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Peter Wright

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About Peter Wright

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  1. Just last week, I traded my M246 mono (which was one of my most used cameras of all time) for a Q2M. Most of my photography is in the 28-75mm zone and especially around 35mm, so the Q2M is a perfect fit for me. I use my CL a general purpose camera, and yes, sometimes I convert to B&W from the files it produces, but I don’t think I would be in the market for a CL mono. Perhaps we will see a CL2 with IBIS, better eye detect AF and other improvements, and I would certainly consider that.
  2. Interesting response. Just the kind of experience I was looking to hear about. Thanks,
  3. If you shoot in the 28mm to 50mm range almost all the time, is there any logic to moving to a Q2M from the M Monochrom? I am wondering if someone has done this and what the experience has been.
  4. Thanks all for the replies so far. I will take my time in making the decision. I don't like large cameras or looking after tons of gear: it was the simplicity of the Leica M system that got me into those cameras to start with. The M240 and M246 are about the most used cameras I have ever owned, (and I started using range finders back in the late 1960's 😳). I have also done some of the work I am most pleased with using the M246. So big decision, but I suppose I could always bite the bullet and get an M10M, if I turn out to be making a mistake. I won't be selling my M lenses or Leica MP.
  5. I got a CL about a year back to use as a supplement to my M system. (I have a M 240, M246, a film M and a good collection of lenses.) I got the CL for those times when zoom, electronic viewfinders, and AF are useful. I have still predominately used my M cameras over the last year, but I am slowly coming to the conclusion that the CL is all that I really need, and might trade out the M240 for a CL2 when it arrives if I like the additional features. I am also thinking of trading out the M246 for the Q2M as almost all my mono work is between 28-50mm, and if I need to get outside that range th
  6. These are the areas in which the CL is at its weakest. You would be better off with just about anything from Olympus, Panasonic, Nikon etc. Hopefully they will get an improvement in a future CL, but unlikely to be a reason to select this camera even then.
  7. I bought a couple of Watson batteries (also from B&H) for a quarter the cost of the Leica versions. I am sure they came from the same factory originally.
  8. Yep! I owned the 105/2.5. Can't remember why I sold it. Looks like Sigma should change the name of this series from "Contemporary" to "Nostalgic" 😊.
  9. Your journey sounds very similar to my own. I started in the early 60's shooting as much film as I could afford (which was actually not much at all). I even owned the Vivitar Series 1 zooms later on: 24 - 70 and 70 to 210, if I remember right. So I too shot a huge amount on standard lenses (one of which was a 45mm), but where you as a result seem to have turned more to zooms, I find that I most enjoy, and do my best work I think, with fairly standard primes. I find that (on full frame) I can do just about everything I want if I have a fast 35mm and a 90mm or thereabouts. If I add in a 21
  10. I am surprised you pay shipping from b&h. I am in Canada, and they ship here for free as long as the order is over $99 even if the order has to come in separate shipments due to availability. (It isn't hard to get over $99 πŸ™‚). I find b&h much faster than Amazon prime - almost always arrives in 2 days, even in these covid times. I don't know how they do it.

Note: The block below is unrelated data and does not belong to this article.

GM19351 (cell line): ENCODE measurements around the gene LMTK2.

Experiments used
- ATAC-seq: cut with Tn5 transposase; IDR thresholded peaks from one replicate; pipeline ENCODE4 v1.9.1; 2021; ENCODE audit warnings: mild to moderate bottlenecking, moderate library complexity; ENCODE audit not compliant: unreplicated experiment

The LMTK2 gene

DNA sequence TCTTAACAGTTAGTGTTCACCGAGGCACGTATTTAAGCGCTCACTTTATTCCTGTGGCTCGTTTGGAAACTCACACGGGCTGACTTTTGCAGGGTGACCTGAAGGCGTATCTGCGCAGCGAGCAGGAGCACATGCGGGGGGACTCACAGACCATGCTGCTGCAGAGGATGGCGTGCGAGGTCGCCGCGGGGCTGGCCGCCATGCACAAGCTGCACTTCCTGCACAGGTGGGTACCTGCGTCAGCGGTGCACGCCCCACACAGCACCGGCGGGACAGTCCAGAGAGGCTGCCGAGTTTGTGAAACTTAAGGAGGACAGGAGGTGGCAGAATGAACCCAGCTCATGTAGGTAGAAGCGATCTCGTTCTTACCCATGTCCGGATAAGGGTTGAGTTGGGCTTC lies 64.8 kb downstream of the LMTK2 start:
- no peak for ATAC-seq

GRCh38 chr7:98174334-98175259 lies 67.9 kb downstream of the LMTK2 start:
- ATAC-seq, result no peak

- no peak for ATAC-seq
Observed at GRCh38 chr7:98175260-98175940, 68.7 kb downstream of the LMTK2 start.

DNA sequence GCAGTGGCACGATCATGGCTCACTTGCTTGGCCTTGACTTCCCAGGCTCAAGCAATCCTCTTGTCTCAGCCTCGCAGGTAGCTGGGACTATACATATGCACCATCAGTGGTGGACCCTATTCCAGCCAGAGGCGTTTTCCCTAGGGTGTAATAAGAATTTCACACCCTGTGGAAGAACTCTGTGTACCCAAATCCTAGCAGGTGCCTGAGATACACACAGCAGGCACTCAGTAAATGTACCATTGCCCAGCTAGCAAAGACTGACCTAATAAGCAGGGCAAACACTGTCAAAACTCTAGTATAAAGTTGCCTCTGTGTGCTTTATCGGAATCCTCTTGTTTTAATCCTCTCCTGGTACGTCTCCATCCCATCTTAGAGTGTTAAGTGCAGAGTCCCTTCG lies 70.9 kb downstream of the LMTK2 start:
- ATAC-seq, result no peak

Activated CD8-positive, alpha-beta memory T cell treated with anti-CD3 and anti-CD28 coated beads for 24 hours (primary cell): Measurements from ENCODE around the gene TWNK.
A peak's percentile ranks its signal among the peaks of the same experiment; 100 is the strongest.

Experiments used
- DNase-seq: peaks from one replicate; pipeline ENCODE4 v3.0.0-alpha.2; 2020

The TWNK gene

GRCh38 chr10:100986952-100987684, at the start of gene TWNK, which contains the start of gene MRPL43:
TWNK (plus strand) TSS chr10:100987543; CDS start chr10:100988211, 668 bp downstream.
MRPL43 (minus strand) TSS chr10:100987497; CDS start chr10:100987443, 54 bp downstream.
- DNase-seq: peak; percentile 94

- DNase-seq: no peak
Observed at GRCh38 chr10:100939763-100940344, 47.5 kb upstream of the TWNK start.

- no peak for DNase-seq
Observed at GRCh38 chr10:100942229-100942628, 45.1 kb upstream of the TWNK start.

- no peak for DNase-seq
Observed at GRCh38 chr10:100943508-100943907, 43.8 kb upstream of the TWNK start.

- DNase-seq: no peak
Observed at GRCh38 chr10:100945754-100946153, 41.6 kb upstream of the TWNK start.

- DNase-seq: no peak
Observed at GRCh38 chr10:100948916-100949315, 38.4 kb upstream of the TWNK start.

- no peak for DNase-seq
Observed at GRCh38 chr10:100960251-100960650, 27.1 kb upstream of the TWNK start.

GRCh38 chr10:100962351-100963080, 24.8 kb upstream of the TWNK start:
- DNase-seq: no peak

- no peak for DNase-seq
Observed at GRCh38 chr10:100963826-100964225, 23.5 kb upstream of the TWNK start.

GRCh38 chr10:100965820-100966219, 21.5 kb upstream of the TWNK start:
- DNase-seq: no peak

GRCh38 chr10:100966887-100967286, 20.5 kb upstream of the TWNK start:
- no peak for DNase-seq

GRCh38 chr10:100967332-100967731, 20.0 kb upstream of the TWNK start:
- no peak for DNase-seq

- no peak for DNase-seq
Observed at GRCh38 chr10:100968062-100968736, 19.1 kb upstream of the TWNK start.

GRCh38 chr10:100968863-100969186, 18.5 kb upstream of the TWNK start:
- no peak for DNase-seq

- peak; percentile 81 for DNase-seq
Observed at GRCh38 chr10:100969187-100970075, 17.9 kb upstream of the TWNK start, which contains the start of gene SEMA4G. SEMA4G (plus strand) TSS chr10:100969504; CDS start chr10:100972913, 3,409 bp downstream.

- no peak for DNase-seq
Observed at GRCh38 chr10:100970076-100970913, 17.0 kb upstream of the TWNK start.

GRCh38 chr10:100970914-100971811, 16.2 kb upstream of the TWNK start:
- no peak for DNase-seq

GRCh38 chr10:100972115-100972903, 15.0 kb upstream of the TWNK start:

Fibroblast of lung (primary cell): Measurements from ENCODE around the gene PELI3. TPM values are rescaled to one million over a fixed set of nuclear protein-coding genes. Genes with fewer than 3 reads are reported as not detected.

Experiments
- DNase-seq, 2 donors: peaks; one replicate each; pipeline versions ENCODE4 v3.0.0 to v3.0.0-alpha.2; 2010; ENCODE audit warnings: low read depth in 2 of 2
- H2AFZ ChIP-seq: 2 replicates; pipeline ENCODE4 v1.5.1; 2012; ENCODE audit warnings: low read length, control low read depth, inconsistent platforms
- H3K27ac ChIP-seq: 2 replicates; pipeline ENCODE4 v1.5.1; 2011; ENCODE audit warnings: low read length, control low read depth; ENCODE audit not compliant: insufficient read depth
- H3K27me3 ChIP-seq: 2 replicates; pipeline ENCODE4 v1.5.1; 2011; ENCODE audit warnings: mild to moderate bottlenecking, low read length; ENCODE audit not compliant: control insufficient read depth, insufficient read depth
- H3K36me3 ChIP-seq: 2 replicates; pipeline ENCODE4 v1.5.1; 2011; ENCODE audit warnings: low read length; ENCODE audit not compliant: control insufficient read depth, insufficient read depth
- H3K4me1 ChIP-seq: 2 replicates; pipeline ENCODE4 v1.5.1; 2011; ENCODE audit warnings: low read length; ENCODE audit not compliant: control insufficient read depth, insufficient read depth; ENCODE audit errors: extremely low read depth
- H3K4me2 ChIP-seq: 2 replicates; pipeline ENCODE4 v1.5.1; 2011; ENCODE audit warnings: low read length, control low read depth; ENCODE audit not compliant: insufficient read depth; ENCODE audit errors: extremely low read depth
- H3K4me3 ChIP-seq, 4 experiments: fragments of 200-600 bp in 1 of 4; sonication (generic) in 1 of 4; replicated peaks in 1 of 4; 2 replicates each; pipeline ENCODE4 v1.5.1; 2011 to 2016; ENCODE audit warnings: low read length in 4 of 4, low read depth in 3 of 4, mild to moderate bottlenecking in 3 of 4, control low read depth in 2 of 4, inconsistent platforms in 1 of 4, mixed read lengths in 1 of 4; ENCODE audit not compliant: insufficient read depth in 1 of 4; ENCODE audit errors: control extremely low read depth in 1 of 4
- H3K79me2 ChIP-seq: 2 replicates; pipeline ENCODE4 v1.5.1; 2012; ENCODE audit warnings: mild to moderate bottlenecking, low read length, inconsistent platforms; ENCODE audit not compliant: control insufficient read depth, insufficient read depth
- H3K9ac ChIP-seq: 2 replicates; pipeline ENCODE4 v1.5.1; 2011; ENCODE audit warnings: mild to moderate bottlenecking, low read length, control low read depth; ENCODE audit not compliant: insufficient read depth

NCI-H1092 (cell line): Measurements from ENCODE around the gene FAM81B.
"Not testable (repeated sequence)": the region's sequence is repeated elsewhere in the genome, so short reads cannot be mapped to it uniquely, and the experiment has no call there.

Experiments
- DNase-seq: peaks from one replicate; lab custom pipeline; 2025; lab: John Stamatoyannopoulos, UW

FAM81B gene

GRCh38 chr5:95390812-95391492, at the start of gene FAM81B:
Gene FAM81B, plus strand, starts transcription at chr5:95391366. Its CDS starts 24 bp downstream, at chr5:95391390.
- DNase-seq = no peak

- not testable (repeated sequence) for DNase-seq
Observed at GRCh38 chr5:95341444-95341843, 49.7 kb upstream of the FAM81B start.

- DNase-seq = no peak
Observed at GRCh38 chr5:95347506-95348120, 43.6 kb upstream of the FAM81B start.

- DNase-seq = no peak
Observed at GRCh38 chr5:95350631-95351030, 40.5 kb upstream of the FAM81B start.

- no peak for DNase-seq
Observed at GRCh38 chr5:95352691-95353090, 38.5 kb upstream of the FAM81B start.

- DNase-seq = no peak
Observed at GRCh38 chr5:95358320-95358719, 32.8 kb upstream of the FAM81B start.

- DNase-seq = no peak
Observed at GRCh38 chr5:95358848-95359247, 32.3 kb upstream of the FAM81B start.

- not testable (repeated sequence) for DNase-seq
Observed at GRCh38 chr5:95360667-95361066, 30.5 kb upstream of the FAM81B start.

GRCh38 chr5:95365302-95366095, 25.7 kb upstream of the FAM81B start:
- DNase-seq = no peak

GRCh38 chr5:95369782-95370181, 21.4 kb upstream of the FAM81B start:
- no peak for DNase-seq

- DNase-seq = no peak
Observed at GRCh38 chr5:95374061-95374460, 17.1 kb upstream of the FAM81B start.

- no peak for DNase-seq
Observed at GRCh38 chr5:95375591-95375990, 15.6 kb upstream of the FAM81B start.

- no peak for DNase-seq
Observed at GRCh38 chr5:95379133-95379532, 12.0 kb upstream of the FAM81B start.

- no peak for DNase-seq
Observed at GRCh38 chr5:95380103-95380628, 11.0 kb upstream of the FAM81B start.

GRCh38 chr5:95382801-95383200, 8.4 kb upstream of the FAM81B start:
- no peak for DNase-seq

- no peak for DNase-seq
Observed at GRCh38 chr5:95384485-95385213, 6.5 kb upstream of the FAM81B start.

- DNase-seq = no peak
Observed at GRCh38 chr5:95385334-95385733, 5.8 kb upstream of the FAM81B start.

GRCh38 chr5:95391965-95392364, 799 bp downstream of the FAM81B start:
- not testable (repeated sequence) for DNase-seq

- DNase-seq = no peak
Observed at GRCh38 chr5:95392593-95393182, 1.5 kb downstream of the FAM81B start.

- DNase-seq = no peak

11. Hi Marac, Interesting that most people seem to find the 16 as the most compelling of the set. I have never found a need for a wide that was also fast up to now. My wide lenses in my M system are a 15mm Voigtlander and a 21mm Leica SEM. Neither is remotely 'fast'. So I will have a bit of discovery to do. You mentioned the close focus, and that is something that I found quite striking as well. Certainly some different effects are possible. Another feature I noticed is how easy it is to instantly override the AF by turning the very big focus grip, at which point the CL helps out with its f
  12. You are correct. I took a look at my invoice and I had reversed the two prices in my head, but it didn't matter much to me as I was getting all three 😊. It takes me a while to really get to know a lens, but so far these are really promising. Peter.
  13. Look on B&H. The 16mm is $289, the 30mm is $399 and the 56 is $429. That qualifies as a screaming bargain to me. Especially in Leica land!! In my case, the 16 is a lens I didn't really want, but at that price, how could I resist. The sales tax on most of my M lenses was more than that! Peter.
  14. Here you go. A family group! The 56 is about the same size as the 18-56 I included here for comparison. The 30mm is slightly larger, and the biggest is the16mm. I found that this lens handled best with the CL hand-grip attached. Peter.
  15. Here are some more. The first two were shot using the 16mm (all at 1.4) and the third was shot using the 56mm. I particularly wanted the 56 because there is no direct Leica version of this lens. The nearest is the 60mm 2.8 - two stops slower. I could use my 50 Summilux or my 75 Summicoron but then I don't have AF, and those lenses do not focus particularly close. I added the 30mm 1.4 as that is right in my favourite range at 45mm (effective). Again, I could use my 35 Zeiss 1.4 ZM, but again loose AF. I have no real interest in a 16 (24 effective)mm lens, but it gets a good reputation on
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